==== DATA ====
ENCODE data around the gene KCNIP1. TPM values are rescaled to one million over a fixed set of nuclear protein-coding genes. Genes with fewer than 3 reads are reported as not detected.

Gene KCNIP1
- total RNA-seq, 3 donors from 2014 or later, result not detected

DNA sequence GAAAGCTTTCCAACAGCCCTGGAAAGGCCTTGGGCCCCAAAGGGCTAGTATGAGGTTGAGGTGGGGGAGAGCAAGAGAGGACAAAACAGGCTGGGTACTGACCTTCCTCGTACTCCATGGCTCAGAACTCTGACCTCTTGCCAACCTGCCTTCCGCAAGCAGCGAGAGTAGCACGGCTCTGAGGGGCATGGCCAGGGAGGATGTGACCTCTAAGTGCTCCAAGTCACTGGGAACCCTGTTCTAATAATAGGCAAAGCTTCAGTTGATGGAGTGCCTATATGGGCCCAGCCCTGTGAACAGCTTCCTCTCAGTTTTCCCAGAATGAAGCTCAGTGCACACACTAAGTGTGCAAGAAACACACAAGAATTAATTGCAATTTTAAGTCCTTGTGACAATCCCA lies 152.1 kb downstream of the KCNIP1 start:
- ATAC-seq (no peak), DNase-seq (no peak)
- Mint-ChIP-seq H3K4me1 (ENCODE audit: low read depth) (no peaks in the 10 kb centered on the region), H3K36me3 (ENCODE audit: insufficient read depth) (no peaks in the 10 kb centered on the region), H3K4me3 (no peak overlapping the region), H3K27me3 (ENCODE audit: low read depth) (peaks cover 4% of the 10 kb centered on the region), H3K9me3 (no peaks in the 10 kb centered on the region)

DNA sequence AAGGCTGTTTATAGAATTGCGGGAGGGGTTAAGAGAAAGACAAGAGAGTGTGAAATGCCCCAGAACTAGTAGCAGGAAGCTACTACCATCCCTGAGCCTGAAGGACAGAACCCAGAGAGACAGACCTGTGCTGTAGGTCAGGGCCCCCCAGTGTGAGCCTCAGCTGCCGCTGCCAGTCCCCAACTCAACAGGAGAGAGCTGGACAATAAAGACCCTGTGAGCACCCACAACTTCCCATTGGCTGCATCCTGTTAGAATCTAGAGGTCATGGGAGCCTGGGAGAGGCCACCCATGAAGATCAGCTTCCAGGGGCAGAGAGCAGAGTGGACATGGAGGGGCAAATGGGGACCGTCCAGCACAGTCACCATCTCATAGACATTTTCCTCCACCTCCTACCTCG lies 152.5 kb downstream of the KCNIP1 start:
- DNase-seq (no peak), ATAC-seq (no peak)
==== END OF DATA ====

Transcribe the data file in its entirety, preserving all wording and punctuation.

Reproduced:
ENCODE data around the gene KCNIP1. TPM values are rescaled to one million over a fixed set of nuclear protein-coding genes. Genes with fewer than 3 reads are reported as not detected.

Gene KCNIP1
- total RNA-seq, 3 donors from 2014 or later, result not detected

DNA sequence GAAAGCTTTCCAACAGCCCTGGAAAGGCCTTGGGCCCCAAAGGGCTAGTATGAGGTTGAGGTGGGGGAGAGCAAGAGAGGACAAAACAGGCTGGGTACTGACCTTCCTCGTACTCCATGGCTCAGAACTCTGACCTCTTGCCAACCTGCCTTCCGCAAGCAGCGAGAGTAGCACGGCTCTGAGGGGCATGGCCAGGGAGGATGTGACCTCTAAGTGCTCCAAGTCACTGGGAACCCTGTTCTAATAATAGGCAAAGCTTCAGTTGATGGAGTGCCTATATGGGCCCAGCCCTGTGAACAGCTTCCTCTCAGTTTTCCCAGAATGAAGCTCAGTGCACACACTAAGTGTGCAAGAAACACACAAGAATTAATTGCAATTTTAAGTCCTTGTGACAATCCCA lies 152.1 kb downstream of the KCNIP1 start:
- ATAC-seq (no peak), DNase-seq (no peak)
- Mint-ChIP-seq H3K4me1 (ENCODE audit: low read depth) (no peaks in the 10 kb centered on the region), H3K36me3 (ENCODE audit: insufficient read depth) (no peaks in the 10 kb centered on the region), H3K4me3 (no peak overlapping the region), H3K27me3 (ENCODE audit: low read depth) (peaks cover 4% of the 10 kb centered on the region), H3K9me3 (no peaks in the 10 kb centered on the region)

DNA sequence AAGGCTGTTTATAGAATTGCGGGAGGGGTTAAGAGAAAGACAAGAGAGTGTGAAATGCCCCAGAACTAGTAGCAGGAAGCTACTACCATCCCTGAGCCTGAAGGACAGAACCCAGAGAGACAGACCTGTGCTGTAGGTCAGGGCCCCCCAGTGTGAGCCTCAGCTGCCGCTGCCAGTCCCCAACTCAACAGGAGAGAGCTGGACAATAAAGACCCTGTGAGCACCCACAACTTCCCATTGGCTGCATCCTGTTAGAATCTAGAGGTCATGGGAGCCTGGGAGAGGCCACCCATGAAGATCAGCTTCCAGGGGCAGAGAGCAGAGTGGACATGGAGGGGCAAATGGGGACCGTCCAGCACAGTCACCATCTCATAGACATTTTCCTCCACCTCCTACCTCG lies 152.5 kb downstream of the KCNIP1 start:
- DNase-seq (no peak), ATAC-seq (no peak)